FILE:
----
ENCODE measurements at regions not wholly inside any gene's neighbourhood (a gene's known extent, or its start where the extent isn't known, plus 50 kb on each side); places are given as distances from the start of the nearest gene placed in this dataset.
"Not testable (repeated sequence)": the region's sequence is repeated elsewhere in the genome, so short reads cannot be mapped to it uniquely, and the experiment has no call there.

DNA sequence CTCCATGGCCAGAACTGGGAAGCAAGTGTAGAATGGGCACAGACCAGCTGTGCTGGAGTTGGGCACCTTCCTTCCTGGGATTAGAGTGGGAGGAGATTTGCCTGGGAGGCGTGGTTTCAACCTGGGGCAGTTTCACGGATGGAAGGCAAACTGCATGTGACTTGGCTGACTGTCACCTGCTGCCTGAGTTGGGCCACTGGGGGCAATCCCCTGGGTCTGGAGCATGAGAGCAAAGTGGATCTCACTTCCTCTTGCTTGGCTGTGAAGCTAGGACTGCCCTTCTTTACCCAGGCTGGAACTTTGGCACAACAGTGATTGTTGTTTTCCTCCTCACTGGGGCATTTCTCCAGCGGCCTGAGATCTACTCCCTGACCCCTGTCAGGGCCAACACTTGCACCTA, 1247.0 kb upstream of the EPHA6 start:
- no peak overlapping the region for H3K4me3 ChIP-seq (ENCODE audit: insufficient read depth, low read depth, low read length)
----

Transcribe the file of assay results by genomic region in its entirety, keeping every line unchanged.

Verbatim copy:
ENCODE measurements at regions not wholly inside any gene's neighbourhood (a gene's known extent, or its start where the extent isn't known, plus 50 kb on each side); places are given as distances from the start of the nearest gene placed in this dataset.
"Not testable (repeated sequence)": the region's sequence is repeated elsewhere in the genome, so short reads cannot be mapped to it uniquely, and the experiment has no call there.

DNA sequence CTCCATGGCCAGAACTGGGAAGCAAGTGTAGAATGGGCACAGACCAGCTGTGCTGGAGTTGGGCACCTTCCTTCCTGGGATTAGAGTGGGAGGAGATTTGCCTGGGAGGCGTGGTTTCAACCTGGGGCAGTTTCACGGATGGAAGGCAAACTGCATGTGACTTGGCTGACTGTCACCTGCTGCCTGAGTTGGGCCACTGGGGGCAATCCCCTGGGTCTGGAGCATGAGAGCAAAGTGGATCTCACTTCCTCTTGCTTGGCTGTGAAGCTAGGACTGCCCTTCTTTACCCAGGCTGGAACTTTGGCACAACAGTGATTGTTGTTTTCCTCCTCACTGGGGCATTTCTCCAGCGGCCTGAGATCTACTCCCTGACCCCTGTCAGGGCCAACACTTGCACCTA, 1247.0 kb upstream of the EPHA6 start:
- no peak overlapping the region for H3K4me3 ChIP-seq (ENCODE audit: insufficient read depth, low read depth, low read length)